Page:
While working on the King program, Ringe would sometimes pitch ideas to the Tomorrow Show. “I was a big fan of Tom Snyder. I just called up one day and said, ‘Look, we've had these guests on and I think you should have them on.’” She continued to call and became friendly with one of the producers, who got her an interview with the executive producer when she quit King's show. Hired to work for five weeks on a temporary basis, “I sold everything I had and moved to New York.” At the end of the five weeks she was invited to stay on. There she worked with Robert Morton, who later went on to produce Late Show with David Letterman.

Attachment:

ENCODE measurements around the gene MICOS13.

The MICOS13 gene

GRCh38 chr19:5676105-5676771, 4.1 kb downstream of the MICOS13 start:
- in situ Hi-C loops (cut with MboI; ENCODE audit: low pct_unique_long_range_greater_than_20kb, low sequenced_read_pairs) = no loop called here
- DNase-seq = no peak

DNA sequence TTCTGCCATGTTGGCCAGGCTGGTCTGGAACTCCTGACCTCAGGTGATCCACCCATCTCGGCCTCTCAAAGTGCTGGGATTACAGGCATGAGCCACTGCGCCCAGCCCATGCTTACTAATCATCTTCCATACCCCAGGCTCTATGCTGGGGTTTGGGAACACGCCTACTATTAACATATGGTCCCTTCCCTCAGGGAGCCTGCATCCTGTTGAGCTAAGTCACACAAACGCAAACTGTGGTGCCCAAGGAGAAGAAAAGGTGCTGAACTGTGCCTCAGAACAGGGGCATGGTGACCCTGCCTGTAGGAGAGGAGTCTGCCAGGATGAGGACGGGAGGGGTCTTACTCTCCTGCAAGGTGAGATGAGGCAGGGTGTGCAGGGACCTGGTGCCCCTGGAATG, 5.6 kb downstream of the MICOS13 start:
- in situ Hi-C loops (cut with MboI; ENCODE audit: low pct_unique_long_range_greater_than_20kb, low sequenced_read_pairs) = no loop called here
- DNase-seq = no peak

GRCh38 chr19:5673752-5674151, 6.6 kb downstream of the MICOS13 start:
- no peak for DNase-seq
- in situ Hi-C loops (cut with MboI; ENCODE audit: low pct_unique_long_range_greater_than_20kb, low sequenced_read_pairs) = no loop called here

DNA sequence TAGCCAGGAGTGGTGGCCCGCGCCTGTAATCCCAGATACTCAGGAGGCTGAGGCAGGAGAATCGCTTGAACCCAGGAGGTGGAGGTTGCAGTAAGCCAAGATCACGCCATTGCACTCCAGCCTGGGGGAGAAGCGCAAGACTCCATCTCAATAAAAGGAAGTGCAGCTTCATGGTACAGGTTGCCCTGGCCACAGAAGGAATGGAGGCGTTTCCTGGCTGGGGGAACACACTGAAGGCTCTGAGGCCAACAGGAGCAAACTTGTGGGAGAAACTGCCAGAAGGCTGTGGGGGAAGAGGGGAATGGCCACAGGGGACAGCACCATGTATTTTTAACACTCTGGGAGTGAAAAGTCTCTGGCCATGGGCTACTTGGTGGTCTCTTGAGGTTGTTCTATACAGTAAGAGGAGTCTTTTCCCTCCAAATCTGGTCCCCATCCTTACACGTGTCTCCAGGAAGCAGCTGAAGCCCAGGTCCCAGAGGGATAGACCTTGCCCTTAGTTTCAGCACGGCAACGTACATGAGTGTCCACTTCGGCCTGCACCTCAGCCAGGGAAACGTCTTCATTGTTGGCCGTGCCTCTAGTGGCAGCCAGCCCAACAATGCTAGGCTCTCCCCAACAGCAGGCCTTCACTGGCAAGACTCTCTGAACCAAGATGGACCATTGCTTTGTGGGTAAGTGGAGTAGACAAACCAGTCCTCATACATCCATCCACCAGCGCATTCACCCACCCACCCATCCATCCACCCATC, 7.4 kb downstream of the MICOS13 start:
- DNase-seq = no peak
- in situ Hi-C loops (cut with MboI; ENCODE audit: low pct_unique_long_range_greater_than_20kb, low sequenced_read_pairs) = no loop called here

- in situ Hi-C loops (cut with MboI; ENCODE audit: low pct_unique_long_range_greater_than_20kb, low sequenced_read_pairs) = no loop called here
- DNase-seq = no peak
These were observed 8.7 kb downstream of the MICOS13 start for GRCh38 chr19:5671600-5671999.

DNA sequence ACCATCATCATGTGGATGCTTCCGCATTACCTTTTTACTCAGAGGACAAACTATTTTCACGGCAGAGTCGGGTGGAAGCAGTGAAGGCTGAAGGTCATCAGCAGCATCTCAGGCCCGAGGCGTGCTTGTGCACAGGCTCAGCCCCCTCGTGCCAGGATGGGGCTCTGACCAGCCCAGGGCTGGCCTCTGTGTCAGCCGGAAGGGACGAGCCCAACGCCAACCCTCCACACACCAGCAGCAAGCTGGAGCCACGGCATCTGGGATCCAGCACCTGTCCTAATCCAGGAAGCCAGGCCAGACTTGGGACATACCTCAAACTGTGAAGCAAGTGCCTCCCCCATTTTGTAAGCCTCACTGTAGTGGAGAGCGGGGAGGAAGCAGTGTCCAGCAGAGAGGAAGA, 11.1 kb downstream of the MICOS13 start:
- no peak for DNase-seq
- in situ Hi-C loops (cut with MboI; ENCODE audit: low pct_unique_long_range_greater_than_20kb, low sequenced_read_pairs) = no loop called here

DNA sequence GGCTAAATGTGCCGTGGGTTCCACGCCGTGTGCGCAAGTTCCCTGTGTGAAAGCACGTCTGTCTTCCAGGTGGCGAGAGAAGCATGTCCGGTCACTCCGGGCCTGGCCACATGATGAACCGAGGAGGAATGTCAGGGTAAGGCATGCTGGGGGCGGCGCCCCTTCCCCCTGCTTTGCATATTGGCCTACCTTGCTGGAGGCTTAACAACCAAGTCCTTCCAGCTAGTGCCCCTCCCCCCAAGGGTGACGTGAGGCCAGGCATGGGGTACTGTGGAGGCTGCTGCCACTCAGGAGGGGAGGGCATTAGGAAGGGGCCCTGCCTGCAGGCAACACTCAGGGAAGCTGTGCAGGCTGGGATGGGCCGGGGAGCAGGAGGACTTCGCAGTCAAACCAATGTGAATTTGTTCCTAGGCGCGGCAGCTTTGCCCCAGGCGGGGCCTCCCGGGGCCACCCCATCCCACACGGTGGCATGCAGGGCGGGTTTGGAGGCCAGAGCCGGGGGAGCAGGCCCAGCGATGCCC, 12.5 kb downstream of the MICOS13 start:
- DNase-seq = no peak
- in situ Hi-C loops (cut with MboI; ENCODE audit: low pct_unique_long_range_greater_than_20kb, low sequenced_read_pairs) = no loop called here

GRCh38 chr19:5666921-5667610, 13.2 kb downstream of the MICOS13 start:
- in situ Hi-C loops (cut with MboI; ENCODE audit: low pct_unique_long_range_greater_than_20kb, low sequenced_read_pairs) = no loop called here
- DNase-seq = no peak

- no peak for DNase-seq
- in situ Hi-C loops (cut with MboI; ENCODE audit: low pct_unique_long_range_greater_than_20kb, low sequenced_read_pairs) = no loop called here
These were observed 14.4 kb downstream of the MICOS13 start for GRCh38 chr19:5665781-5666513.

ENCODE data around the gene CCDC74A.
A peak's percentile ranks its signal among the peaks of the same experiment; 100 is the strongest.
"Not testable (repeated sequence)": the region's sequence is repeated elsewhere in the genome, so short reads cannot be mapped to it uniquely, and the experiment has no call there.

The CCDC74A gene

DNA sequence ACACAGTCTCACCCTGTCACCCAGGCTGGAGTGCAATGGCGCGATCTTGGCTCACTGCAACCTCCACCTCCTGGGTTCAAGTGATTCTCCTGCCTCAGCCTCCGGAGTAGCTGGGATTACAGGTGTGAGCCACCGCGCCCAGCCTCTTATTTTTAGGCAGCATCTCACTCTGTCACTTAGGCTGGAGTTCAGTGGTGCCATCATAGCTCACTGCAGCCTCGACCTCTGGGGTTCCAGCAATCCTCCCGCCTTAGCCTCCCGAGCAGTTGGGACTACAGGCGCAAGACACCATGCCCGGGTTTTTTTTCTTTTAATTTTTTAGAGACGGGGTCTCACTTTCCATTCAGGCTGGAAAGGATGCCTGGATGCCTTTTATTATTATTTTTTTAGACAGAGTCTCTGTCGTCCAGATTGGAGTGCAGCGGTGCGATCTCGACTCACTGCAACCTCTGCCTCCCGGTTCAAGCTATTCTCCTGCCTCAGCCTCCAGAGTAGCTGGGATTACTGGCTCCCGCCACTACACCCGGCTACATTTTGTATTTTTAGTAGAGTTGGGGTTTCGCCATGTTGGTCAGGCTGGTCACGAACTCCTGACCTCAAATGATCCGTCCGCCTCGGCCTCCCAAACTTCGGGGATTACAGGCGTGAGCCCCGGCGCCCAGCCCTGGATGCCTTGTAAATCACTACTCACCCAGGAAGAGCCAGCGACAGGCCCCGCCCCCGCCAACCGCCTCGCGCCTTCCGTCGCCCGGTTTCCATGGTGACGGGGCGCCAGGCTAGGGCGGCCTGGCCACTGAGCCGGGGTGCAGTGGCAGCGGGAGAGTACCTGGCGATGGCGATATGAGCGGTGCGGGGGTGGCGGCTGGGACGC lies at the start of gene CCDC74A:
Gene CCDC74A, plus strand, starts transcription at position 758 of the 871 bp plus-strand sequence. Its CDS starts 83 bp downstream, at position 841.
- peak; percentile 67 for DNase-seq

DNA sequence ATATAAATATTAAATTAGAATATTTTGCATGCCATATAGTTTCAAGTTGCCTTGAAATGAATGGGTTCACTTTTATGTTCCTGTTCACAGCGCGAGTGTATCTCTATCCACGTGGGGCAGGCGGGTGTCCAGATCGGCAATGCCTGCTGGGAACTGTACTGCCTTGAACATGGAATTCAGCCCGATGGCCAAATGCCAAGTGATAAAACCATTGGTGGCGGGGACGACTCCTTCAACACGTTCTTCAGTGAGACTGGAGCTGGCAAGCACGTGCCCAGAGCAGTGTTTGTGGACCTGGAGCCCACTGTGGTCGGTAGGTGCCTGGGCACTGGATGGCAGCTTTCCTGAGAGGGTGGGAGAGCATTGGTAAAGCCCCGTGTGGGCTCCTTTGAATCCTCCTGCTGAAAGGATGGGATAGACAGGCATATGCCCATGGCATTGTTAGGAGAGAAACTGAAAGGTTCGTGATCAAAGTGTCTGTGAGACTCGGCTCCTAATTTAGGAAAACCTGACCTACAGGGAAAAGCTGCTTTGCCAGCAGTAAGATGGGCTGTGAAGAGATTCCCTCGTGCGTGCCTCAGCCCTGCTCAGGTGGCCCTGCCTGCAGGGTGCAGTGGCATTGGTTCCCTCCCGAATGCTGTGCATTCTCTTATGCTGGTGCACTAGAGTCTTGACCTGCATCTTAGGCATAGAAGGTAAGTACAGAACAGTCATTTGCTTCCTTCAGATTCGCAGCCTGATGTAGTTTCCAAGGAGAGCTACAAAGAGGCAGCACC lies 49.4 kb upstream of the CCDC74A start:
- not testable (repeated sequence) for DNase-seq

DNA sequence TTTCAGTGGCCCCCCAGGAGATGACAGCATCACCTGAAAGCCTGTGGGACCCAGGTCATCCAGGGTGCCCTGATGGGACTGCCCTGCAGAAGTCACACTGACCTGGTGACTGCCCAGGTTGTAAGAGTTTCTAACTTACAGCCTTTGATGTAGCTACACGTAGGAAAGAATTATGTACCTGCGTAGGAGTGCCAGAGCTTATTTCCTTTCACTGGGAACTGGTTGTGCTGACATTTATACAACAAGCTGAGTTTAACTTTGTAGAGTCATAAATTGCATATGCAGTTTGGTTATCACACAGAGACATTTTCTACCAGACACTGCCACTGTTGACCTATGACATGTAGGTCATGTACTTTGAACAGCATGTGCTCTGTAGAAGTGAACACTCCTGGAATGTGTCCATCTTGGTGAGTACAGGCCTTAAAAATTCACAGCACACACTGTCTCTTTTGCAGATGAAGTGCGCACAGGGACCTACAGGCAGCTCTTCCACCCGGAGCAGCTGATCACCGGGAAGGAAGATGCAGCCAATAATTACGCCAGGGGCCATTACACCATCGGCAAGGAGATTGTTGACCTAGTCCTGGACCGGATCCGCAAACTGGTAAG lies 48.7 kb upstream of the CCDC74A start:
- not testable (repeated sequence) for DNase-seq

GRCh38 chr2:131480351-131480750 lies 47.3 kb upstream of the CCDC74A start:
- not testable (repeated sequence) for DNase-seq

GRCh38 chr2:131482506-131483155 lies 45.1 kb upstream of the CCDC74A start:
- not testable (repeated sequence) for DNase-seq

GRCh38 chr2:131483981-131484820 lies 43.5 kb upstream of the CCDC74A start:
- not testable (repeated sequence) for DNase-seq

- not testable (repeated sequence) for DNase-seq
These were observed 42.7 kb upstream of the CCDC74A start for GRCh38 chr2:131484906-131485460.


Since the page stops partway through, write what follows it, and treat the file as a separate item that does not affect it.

What do you like least about your job?

“The negative side of things is that the job gives you a knowledge of the world that is miles wide and sometimes only an inch deep. You never become a real expert at anything unless you specialize as a reporter.”Jeanne Ringe

What do you love most about your job?

“If you are a curious person, journalism is the most wonderful career to have because it allows you to explore every aspect of life: the good, the bad, and the ugly; the extremes of wonder and grandeur to the depths of depravity and everything in between.”—Jeanne Ringe